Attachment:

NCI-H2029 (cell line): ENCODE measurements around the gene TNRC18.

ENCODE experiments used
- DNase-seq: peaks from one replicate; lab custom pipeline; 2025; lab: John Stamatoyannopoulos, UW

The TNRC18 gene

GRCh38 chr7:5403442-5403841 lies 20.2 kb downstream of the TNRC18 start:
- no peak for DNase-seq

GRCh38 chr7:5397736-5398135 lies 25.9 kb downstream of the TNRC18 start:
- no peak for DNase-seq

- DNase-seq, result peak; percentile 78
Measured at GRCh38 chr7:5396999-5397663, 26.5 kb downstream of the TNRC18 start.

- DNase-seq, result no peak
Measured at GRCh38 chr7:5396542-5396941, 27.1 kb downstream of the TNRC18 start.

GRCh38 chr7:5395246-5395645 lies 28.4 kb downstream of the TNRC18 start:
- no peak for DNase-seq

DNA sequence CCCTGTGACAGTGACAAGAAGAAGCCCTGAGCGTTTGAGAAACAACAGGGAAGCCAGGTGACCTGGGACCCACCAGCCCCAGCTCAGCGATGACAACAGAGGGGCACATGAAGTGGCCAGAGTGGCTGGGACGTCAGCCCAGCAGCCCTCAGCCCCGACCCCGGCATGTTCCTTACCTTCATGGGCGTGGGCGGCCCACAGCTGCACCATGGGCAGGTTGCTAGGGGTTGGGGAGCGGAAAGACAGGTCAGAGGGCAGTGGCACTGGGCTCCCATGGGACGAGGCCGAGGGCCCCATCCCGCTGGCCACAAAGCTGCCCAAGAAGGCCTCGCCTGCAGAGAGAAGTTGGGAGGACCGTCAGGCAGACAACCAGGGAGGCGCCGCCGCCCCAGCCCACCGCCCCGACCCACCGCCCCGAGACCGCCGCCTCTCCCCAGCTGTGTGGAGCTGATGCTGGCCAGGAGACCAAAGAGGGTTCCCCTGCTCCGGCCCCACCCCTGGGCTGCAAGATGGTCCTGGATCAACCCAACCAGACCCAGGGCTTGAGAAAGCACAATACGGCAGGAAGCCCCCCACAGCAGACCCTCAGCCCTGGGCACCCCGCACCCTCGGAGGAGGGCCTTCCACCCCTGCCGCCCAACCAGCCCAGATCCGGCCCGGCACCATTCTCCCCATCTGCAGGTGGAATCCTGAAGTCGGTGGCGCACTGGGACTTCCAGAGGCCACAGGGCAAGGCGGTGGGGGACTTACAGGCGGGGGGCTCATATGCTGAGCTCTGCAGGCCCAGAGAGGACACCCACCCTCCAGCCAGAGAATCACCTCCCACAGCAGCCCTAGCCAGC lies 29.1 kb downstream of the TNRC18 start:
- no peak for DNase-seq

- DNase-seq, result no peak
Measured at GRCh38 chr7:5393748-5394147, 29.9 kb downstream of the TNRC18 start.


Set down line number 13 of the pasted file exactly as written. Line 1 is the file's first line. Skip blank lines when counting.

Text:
GRCh38 chr7:5395246-5395645 lies 28.4 kb downstream of the TNRC18 start: